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Beechcraft Travel Air

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The Beechcraft Travel Air was a twin-engine development of the Beechcraft Bonanza. It took the fuselage of the G-35 Bonanza and the tail control surfaces of the T-34 Mentor. It was initially powered by Lycoming O-360 engines that produced 180 horsepower each. Later models would receive a fuel injected version of the same engine. In later production the tail control surfaces were replaced with a swept design which resembled the Debonair but was larger (to handle engine-out situations) and it was renamed the Baron. The Baron also had more powerful engines, Continental IO-470s that produced 260 horsepower. Variants of the Baron later became turbocharged and pressurized.

Beechcraft initially named the Travel Air the Badger but NATO had already designated the Soviet Tupolev Tu-16 bomber as the "Badger" so Beech dropped the name.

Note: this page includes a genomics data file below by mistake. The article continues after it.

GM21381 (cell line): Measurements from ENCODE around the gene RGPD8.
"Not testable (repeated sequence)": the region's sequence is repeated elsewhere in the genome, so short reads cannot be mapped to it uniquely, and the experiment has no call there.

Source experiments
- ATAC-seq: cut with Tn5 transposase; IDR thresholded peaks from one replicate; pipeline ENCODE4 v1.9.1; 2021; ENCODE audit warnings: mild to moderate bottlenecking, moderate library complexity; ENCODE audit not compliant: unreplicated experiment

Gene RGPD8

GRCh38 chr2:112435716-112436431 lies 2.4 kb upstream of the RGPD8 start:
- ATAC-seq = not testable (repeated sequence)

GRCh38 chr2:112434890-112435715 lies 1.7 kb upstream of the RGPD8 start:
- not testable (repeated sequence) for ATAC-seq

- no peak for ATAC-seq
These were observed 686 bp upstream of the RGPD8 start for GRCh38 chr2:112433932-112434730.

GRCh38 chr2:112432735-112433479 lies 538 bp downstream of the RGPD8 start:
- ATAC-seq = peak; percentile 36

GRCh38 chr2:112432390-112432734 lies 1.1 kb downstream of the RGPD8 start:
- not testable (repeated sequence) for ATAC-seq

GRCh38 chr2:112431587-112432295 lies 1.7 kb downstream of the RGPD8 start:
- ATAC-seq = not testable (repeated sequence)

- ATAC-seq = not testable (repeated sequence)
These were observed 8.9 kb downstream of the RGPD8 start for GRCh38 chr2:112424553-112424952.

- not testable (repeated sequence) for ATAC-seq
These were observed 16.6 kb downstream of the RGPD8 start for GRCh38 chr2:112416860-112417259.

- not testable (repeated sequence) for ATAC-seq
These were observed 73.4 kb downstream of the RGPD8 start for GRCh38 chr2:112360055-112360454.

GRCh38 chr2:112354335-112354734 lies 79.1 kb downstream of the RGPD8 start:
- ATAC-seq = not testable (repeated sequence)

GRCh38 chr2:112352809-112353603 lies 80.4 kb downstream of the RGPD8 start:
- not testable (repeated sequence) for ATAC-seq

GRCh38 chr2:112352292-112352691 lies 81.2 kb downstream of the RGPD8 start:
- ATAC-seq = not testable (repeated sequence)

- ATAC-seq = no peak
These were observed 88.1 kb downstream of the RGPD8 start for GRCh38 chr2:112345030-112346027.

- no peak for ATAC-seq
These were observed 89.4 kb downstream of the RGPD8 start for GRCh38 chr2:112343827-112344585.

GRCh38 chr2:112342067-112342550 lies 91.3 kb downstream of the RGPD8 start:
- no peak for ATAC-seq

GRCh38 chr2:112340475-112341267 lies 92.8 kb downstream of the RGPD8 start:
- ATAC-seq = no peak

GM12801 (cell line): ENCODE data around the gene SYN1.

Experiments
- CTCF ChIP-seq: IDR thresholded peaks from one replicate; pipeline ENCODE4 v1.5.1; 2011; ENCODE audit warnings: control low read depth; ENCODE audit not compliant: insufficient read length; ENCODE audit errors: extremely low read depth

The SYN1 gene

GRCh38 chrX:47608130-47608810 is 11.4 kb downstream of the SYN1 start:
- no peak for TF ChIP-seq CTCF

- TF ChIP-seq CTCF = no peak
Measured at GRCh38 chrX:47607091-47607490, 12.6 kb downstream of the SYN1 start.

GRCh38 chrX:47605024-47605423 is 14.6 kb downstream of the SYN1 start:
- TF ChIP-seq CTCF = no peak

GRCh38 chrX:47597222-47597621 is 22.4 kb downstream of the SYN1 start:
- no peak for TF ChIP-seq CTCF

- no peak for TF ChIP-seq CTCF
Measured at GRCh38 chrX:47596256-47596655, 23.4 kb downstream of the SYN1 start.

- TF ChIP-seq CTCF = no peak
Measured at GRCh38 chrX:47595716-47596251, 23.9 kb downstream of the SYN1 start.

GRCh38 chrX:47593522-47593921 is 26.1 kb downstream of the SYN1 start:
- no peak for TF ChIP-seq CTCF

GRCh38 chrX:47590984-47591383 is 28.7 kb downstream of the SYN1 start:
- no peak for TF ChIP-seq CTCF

The Travel Air was produced from 1958 to 1968. It first flew in 1956.

Specifications (A95/B95/B95A/D95A/E95)

General characteristics

  • Crew: one, pilot
  • Capacity: three to four passengers
  • Length: 25 ft 4 in (7.72 m)
  • Wingspan: 37 ft 10 in (11.53 m)
  • Height: ()
  • Empty weight: 2,780 lb (1,260 kg)
  • Loaded weight: 4,000 lb—4,200 lb, based upon model (1,800 kg—1,900 kg)
  • Max takeoff weight: 4,000 lb—4,200 lb [B95, B95A, D95A] (1,800 kg—1,900 kg)
  • Powerplant:Lycoming O-360-A1A or Lycoming IO-360-B1A or Lycoming IO-360-B1B , 180 hp (134 kW) each


See also

Related development
Beechcraft Bonanza - T-34 Mentor - Beechcraft Baron - Bay Super V Bonanza

Designation sequence
80 - 88 - 90 - 95 - 99 - 100

See also

de:Beechcraft Model 95

This article is licensed under the GNU Free Documentation License.
It uses material from the Wikipedia article "Beechcraft Travel Air".